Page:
Sydney’s Green Square Library and Plaza, designed by Stewart Hollenstein in association with Stewart Architecture, has won the Architectural Review Library Award 2018. The project was judged against libraries, and other “buildings for books,” from all over the world built since January 2013.
“This ‘community pantechnicon’ unites contemporary library uses with diverse community activities in a thoughtful, elegant and generous manner,” said AR Library Award judge Demetri Porphyrios.
The design of the library and plaza is the result of a 2012 international design competition. Stewart Hollenstein’s scheme was unanimously chosen by the jury, which included Australian Pritzker Prize laureate Glenn Murcutt.
“It was the only scheme to challenge the notion of placing a building in the plaza, managing to put forward a strong argument for placing the plaza over the Library, thereby providing both a building and a suitably scaled urban plaza for the future developments around the site, becoming a beacon and an oasis for the whole Green Square community,” said the jury.
The project comprises a 3,000-square-metre underground single level library, with geometric elements that punch out into the 8,000-square-metre plaza.
A circular sunken garden occupies the heart of the library and includes a space for outdoor reading, a children’s circle and a “story tree.” A series of 49 circular skylights bring natural light into the underground library.
A triangular-shaped glass pavilion provides an entrance hall into the library. “The triangle is oriented in a way to firstly to act as a signifier – it’s a tall element and it directs you down as the main entry into the space below,” said Matthias Hollenstein, a director of Stewart Hollenstein. “It’s also oriented to reduce the amount of shadow that it would cast back onto the plaza.”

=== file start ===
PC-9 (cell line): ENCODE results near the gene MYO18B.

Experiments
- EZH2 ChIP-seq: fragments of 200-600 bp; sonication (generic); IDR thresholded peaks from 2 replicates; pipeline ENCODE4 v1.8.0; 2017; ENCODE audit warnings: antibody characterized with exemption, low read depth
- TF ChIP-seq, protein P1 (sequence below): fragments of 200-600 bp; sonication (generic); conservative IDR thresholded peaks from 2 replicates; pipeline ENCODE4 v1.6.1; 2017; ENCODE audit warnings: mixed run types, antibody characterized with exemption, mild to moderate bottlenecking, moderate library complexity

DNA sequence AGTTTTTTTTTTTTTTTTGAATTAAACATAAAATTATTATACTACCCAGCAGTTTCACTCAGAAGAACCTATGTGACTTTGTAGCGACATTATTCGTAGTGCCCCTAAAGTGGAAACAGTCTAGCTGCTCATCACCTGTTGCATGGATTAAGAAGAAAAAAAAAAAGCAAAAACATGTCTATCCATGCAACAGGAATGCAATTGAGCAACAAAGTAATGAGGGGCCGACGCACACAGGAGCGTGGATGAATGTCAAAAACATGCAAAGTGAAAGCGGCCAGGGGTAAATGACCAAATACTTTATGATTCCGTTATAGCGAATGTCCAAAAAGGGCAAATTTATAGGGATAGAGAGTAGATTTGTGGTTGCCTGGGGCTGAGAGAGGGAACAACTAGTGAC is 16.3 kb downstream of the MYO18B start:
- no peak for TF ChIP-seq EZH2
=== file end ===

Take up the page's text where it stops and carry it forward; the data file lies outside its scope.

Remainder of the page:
A separate six-storey tower with a square-shaped floor plate houses a double-height reading room, a computer lab, a black-box theatre, a music room and a bookable community space. This collection of spaces are stacked together to provide functional separation from the other library facilities.
Finally, a trapezium-shaped outdoor amphitheatre is also sunken into the plaza.
“The site has a really unusual geometry and there are a lot of roads that come at the site from different directions,” Hollenstein explained. “For us it was about finding a geometry that was free from those and could form its own logic. That became the form of layout and it was really important to create a fluid space that was conducive to a community space and would allow different groups and spaces to mix together, rather than a formalist approach, which would create clear distinctions between different zones.”
Stewart Hollenstein’s approach to the project was to treat both the library and the plaza with equal importance.
“There’ll be about 61,000 people who will live in the neighbourhood so for us it a question of not only how do we build a library here but how do we actually maximize the amount of public space for the community and what role does the library play within that?
“That’s where we decided that actually the plaza was as potent a community facility as the library. Whereas in the [competition] brief, it was foregrounding the library.”
The design is a evolution of the tradition library typology, from a receptacle for books to a place that could host a number of public uses.
“We were very aware then of what other kinds of spaces this library could draw on. [At the time of the competition] there was the Occupy Wall Street movement, there was talk about the value of public spaces and spaces for protest and spaces for gathering, not just for a space for someone to sit down and study for their HSC,” said Hollenstein.
“It was really about creating a gathering space for all sorts of activities and using the library as a starting point to kind of pull in all these other potentials.
“We’re really excited, having witnessed the way the public were responding to it on opening day, to see this library as a really relevant blueprint for community buildings in new precincts with these sorts of densities.
“It wasn’t our aim to build a heroic image. Our aim was to create a backdrop for the community to build on.”